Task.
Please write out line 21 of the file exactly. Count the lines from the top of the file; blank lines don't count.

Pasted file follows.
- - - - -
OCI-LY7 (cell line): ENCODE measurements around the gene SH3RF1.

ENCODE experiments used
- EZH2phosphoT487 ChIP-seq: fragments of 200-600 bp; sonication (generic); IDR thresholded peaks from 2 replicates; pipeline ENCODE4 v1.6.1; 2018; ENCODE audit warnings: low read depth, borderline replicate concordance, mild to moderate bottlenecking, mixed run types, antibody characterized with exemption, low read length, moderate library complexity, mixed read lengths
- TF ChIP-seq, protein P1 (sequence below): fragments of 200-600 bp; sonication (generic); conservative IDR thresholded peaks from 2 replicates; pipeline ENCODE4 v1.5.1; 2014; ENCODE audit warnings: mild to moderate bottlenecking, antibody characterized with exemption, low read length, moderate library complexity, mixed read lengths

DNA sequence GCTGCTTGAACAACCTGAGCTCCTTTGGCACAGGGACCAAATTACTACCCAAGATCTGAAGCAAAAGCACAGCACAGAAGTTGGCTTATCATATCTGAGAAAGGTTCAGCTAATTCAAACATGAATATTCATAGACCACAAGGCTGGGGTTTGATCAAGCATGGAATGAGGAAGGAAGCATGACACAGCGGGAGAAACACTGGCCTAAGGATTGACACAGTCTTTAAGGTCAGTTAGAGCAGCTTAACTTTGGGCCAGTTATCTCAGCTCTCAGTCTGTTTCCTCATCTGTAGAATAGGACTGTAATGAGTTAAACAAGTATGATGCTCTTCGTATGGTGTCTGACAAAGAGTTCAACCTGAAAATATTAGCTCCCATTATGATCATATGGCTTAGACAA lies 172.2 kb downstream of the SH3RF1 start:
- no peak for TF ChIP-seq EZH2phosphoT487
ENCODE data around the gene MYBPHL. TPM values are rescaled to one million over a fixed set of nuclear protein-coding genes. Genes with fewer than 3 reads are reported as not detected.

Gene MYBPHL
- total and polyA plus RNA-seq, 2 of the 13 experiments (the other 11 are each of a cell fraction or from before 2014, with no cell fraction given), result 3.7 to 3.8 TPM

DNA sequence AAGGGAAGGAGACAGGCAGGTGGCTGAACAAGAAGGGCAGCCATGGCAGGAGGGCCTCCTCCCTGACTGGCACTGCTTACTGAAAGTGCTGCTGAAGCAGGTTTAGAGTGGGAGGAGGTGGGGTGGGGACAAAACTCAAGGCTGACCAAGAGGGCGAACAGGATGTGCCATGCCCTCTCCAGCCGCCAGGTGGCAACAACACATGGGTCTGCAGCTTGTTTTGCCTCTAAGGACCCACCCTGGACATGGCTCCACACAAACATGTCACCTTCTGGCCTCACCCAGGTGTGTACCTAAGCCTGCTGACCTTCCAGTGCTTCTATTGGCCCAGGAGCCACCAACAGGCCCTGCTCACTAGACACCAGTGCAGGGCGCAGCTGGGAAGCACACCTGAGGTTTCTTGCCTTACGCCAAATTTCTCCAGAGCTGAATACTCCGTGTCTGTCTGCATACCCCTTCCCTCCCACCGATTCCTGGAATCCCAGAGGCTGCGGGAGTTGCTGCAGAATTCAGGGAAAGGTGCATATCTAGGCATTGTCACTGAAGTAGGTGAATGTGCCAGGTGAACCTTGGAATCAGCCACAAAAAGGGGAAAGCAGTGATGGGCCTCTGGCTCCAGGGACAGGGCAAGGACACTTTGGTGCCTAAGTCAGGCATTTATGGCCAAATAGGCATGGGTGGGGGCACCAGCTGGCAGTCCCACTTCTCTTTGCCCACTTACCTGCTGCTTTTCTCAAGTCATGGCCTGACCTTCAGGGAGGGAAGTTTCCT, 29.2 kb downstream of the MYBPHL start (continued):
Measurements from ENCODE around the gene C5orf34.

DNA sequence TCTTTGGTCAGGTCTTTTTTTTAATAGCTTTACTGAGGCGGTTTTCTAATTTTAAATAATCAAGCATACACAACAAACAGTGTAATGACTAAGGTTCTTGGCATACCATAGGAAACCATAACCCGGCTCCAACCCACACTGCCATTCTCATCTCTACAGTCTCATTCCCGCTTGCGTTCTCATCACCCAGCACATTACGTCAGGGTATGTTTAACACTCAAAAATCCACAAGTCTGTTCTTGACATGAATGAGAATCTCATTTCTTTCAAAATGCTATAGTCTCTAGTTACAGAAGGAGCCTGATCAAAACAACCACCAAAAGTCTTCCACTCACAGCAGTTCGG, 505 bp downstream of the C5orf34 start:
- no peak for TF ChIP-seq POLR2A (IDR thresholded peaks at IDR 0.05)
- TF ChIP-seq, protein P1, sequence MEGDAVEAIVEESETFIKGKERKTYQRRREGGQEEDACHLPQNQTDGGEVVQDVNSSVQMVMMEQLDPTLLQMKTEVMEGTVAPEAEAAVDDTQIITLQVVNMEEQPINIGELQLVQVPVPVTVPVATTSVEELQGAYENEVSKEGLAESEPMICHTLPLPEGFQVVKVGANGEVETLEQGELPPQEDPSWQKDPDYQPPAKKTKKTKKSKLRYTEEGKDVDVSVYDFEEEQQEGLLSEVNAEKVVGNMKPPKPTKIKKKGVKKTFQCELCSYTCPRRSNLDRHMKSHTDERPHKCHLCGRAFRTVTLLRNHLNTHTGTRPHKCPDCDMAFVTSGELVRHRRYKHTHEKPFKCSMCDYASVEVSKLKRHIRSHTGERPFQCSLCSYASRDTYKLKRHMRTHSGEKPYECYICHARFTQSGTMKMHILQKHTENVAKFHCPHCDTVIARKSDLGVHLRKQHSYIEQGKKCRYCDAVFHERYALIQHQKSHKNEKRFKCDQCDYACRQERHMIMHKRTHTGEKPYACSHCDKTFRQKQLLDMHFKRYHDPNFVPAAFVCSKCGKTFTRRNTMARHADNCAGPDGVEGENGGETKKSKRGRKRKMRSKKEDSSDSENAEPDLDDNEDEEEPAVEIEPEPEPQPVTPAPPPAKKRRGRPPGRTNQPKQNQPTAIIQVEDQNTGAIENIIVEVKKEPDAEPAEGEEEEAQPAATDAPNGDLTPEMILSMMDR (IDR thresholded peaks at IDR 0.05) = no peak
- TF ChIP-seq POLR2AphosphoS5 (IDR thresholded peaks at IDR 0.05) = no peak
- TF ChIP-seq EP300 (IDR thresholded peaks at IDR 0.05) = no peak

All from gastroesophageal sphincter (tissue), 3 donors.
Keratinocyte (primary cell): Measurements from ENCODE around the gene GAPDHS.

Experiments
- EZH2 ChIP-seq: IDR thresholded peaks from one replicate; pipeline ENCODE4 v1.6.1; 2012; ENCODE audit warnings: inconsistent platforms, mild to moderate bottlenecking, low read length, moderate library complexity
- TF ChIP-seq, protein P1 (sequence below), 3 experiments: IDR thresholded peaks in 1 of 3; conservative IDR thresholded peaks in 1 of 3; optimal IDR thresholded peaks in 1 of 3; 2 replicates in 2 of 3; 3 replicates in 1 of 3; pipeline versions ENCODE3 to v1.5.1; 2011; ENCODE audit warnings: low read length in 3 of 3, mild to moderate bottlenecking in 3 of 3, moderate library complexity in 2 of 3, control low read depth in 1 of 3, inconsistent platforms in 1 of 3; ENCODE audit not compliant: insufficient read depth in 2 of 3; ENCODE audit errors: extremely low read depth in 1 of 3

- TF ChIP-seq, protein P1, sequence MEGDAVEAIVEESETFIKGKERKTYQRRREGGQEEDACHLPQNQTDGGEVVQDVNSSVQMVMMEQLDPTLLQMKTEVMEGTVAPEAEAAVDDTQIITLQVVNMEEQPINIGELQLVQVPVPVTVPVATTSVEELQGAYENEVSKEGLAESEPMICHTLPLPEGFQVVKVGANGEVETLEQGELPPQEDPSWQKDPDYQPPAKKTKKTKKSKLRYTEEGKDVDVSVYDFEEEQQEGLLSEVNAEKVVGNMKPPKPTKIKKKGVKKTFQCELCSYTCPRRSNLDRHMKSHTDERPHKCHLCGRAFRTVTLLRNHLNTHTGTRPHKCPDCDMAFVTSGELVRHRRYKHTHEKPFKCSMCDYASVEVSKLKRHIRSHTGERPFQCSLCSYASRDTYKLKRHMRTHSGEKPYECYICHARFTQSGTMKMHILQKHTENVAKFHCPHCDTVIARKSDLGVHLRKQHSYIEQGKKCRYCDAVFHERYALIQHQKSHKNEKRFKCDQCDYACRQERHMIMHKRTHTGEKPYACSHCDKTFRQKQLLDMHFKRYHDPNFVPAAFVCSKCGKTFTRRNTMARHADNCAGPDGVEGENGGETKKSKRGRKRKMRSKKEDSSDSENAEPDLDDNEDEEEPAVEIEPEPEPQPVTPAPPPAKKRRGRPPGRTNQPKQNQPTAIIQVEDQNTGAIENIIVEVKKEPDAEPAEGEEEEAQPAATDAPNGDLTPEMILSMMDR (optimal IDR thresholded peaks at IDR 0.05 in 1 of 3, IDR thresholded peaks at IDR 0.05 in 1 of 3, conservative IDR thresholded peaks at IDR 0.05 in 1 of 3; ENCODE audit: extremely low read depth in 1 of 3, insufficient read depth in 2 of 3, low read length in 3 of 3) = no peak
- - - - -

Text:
- TF ChIP-seq, protein P1 (sequence below), 3 experiments: IDR thresholded peaks in 1 of 3; conservative IDR thresholded peaks in 1 of 3; optimal IDR thresholded peaks in 1 of 3; 2 replicates in 2 of 3; 3 replicates in 1 of 3; pipeline versions ENCODE3 to v1.5.1; 2011; ENCODE audit warnings: low read length in 3 of 3, mild to moderate bottlenecking in 3 of 3, moderate library complexity in 2 of 3, control low read depth in 1 of 3, inconsistent platforms in 1 of 3; ENCODE audit not compliant: insufficient read depth in 2 of 3; ENCODE audit errors: extremely low read depth in 1 of 3